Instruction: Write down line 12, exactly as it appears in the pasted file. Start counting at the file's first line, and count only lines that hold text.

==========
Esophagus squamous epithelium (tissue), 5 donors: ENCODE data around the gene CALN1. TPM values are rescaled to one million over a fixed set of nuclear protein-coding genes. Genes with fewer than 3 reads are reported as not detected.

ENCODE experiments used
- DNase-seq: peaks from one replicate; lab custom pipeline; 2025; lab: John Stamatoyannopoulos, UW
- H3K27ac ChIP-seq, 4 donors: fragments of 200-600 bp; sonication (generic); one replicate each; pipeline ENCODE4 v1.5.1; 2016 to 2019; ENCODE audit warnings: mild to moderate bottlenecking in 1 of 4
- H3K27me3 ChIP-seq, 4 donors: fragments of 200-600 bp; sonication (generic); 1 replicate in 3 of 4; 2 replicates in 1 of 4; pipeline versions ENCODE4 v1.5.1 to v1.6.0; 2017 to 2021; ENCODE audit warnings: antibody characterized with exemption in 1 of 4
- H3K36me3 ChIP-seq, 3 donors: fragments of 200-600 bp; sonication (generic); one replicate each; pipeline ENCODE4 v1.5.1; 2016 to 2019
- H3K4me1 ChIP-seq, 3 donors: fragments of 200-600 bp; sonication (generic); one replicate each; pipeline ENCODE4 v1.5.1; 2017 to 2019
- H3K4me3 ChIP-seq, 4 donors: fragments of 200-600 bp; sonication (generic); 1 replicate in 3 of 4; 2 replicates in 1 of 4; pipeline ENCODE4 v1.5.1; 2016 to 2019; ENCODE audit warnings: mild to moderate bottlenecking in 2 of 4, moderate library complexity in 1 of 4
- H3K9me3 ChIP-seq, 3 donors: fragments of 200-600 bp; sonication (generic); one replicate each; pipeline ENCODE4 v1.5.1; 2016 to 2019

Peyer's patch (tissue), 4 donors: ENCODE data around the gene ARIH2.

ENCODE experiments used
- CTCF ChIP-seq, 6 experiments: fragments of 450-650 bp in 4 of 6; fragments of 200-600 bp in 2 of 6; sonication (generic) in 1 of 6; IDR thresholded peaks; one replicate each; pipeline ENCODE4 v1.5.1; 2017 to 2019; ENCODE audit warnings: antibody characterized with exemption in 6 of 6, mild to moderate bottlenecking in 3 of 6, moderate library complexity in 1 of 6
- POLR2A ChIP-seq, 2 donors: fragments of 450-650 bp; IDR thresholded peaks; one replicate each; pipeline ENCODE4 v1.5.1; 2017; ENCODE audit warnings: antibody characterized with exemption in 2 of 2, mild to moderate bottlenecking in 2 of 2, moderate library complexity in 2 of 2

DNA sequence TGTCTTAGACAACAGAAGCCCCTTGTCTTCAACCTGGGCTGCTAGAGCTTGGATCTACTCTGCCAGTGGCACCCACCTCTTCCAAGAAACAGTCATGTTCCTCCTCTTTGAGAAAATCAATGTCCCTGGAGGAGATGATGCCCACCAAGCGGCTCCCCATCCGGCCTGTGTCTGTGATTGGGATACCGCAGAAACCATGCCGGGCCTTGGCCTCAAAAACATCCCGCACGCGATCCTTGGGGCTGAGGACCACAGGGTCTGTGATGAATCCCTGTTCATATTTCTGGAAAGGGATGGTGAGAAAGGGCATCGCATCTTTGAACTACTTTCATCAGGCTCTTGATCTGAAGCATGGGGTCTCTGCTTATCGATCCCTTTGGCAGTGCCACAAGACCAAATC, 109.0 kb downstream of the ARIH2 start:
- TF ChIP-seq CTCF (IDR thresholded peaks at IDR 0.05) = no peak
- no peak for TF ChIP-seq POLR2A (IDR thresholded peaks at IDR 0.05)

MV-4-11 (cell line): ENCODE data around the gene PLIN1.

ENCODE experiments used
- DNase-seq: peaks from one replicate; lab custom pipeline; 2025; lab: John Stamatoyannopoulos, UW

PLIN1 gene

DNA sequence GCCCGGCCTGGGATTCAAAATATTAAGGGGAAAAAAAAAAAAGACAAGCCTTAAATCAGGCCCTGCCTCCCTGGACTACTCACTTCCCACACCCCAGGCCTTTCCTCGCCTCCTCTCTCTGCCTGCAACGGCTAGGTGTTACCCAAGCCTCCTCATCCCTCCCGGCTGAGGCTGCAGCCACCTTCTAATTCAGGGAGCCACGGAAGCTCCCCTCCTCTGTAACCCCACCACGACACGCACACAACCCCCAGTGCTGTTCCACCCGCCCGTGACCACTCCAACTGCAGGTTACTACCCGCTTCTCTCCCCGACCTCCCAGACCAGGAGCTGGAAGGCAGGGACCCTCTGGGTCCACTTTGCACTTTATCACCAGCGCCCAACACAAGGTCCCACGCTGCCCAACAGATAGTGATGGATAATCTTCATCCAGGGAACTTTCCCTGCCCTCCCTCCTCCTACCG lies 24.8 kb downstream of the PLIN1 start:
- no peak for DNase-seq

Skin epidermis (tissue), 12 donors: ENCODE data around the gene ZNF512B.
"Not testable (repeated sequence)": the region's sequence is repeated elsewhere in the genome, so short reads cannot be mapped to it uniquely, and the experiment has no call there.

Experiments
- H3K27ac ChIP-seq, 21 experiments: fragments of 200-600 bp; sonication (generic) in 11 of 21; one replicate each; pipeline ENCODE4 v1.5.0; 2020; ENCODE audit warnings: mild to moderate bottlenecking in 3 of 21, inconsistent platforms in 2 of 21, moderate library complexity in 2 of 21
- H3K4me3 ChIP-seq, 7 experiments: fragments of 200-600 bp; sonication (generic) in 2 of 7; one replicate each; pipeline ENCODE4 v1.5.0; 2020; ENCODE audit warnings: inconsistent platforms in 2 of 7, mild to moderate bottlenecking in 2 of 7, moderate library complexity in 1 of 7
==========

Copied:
- CTCF ChIP-seq, 6 experiments: fragments of 450-650 bp in 4 of 6; fragments of 200-600 bp in 2 of 6; sonication (generic) in 1 of 6; IDR thresholded peaks; one replicate each; pipeline ENCODE4 v1.5.1; 2017 to 2019; ENCODE audit warnings: antibody characterized with exemption in 6 of 6, mild to moderate bottlenecking in 3 of 6, moderate library complexity in 1 of 6